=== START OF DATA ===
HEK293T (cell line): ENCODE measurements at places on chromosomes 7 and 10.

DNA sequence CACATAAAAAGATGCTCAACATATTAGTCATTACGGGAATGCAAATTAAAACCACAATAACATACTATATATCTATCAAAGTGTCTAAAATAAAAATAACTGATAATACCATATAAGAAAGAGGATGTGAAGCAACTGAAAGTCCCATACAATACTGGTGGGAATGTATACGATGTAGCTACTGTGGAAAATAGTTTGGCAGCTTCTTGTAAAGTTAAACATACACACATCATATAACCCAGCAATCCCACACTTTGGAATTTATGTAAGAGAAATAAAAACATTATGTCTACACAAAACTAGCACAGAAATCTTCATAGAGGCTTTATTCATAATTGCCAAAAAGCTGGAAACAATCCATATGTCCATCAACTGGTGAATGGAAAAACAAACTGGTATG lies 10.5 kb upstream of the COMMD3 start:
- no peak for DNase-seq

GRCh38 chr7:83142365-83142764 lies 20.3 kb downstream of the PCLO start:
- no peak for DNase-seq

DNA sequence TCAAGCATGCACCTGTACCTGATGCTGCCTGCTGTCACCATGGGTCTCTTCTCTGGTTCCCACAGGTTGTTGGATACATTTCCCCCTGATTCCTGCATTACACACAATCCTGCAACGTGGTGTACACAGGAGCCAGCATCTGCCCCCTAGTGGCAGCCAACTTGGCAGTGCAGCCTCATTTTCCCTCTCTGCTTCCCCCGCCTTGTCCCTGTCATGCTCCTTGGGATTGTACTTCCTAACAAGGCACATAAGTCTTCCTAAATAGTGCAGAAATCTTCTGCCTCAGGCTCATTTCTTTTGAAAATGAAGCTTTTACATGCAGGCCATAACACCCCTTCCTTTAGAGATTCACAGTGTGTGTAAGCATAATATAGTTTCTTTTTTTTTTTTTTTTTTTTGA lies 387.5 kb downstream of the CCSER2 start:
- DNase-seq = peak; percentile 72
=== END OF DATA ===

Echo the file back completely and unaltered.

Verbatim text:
HEK293T (cell line): ENCODE measurements at places on chromosomes 7 and 10.

DNA sequence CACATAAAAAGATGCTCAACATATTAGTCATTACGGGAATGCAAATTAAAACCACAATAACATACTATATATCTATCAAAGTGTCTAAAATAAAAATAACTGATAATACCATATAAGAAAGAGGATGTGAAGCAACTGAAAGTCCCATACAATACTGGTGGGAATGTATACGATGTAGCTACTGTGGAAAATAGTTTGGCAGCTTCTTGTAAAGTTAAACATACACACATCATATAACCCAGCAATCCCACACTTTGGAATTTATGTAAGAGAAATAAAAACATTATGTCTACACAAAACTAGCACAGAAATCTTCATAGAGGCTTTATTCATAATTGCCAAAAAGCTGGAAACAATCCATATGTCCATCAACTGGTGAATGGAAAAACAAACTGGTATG lies 10.5 kb upstream of the COMMD3 start:
- no peak for DNase-seq

GRCh38 chr7:83142365-83142764 lies 20.3 kb downstream of the PCLO start:
- no peak for DNase-seq

DNA sequence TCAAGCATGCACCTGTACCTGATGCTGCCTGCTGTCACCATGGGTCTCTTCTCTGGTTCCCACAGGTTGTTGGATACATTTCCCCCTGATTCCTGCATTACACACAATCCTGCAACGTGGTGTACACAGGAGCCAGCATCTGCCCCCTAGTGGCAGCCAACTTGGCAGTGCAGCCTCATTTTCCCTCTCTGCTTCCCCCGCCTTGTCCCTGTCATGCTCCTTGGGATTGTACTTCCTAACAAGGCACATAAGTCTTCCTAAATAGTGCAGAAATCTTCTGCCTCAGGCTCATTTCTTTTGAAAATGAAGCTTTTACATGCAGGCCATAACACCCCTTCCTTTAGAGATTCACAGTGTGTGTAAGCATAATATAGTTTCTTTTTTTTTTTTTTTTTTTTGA lies 387.5 kb downstream of the CCSER2 start:
- DNase-seq = peak; percentile 72